And, for what it’s worth, I think it’s fine to attend if you don’t live in Ypsi, but have an interest in this community. So, if you teach in Ypsi public schools, own a business in Ypsi, represent Ypsi in some capacity in Lansing, or whatever, but don’t live within the City boundaries, I think that’s fine. The more the merrier… Especially if you bring chips.

One last thing… As terrible as some things are right now in our country, we still have agency, especially at the local level. Our federal and state governments may be working against us, but that doesn’t mean that we can’t still work together and make positive things happen in our community. I’m not much of one for New Year’s resolutions, but, as I’ve mentioned here before, I really like number 33 on this list compiled by Woody Guthrie in 1942: “Wake Up and Fight.” And that fight, as far as I’m concerned, should start at home, where we actually have the power to change things.

[This scan comes courtesy of Boing Boing.]

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  1. wobblie
    Posted January 2, 2018 at 7:49 am | Permalink

    Thanks for all the hard work you do Mark. You are part of the glue that helps make Ypsilanti a community. Hope you are feeling better.
    Happy New Year to you and your loved ones

    cooling off a little in the Arctic only 5-10 c above normal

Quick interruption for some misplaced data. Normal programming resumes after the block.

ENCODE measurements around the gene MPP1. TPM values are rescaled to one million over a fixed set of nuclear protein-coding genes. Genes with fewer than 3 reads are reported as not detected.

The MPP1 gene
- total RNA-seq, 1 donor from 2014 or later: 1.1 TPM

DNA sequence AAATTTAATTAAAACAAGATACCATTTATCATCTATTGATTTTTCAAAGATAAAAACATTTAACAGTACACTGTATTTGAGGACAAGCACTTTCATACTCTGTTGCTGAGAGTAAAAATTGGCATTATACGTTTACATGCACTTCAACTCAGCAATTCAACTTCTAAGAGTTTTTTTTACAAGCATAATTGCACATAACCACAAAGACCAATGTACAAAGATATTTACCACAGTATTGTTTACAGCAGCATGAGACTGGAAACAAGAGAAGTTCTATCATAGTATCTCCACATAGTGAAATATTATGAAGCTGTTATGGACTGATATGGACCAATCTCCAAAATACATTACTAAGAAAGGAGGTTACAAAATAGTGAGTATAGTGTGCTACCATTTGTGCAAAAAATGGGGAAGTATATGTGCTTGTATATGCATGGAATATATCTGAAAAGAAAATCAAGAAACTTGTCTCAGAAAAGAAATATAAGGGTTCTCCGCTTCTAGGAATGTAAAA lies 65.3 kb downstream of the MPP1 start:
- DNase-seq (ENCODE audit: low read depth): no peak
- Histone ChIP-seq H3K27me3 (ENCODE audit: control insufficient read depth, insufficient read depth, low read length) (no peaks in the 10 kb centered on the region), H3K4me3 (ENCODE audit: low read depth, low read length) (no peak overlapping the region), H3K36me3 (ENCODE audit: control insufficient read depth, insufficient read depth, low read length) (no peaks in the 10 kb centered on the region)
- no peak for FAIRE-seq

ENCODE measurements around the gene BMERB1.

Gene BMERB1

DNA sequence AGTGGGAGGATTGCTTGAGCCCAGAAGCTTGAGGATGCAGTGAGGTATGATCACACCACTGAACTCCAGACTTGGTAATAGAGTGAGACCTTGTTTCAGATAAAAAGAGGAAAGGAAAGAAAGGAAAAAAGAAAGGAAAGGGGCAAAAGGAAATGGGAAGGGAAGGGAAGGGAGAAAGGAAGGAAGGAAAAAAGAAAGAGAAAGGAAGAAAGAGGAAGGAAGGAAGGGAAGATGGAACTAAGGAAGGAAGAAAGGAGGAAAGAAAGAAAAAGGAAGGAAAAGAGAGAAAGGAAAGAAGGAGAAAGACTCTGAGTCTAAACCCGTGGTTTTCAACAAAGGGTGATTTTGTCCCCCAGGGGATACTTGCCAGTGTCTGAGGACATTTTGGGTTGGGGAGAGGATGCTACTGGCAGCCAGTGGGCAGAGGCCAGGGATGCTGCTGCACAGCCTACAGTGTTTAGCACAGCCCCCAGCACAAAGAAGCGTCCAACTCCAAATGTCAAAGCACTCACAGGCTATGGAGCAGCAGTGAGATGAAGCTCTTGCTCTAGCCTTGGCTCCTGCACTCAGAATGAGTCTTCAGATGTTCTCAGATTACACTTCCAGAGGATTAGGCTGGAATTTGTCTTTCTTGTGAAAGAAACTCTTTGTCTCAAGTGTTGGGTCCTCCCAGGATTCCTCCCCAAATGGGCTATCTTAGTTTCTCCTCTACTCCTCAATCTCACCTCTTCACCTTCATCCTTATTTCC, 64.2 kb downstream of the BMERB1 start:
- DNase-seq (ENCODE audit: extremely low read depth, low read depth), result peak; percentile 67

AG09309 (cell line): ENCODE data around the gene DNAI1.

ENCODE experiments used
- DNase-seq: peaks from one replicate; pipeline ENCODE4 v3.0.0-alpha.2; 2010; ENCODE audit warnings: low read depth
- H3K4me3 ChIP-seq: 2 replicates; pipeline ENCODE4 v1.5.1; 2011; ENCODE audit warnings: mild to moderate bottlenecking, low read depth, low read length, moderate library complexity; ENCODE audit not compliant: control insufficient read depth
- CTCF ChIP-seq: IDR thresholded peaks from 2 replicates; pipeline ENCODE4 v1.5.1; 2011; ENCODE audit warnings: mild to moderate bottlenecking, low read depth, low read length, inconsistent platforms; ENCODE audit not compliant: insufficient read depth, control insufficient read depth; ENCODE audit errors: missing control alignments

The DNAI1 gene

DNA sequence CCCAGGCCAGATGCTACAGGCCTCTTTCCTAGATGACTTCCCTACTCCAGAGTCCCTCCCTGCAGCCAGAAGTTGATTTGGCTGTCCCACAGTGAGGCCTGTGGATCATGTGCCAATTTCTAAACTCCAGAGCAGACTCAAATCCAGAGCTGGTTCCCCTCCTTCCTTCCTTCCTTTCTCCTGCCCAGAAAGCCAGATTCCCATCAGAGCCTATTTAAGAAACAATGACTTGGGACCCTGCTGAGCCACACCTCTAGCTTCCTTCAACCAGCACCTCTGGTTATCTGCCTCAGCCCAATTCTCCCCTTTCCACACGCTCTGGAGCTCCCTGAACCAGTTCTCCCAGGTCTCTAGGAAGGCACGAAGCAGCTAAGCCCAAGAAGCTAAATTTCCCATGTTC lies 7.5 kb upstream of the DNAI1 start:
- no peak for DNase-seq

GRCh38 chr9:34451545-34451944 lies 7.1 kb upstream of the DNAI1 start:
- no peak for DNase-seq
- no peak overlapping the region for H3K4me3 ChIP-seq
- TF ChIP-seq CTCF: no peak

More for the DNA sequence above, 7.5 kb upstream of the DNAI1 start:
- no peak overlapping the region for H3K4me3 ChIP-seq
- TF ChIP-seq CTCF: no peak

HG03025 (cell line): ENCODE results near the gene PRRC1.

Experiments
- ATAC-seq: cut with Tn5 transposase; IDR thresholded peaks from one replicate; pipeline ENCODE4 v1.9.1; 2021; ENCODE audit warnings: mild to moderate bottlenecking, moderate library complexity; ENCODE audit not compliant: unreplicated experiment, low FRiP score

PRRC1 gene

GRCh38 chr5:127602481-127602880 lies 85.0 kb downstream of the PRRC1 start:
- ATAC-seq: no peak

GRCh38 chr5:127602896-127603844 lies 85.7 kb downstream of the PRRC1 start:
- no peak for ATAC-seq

2. Iron lung
    Posted January 2, 2018 at 7:54 am | Permalink


  3. M
    Posted January 2, 2018 at 8:57 am | Permalink

    How do we get a decent Indian restaurant downtown?

  4. anonymous
    Posted January 2, 2018 at 9:01 am | Permalink

    Water Street
    Public Art
    After School Opportunities for Kids
    Making Cross Street Two-Way
    Saving YIES from WISD
    Music Venues

  5. Hyborian Warlord
    Posted January 2, 2018 at 9:03 am | Permalink

    Blue pilling each other in the Matrix! Perfect

  6. Kim
    Posted January 2, 2018 at 9:27 am | Permalink

    Can someone translate what HW means by “Blue pilling each other in the Matrix”?

  7. Sad
    Posted January 2, 2018 at 9:44 am | Permalink

    You need to download the HW translation app from the Apple App Store. When you understand his comments your view of reality will be corrected and you’ll see the world as it really is. It’s worth the 99 cents.

  8. Frosted Flakes
    Posted January 2, 2018 at 10:06 am | Permalink

    I didn’t know HW had an app. I have heard that the “find a limp circle jerk near you” app is available for free download.

  9. Sad
    Posted January 2, 2018 at 10:20 am | Permalink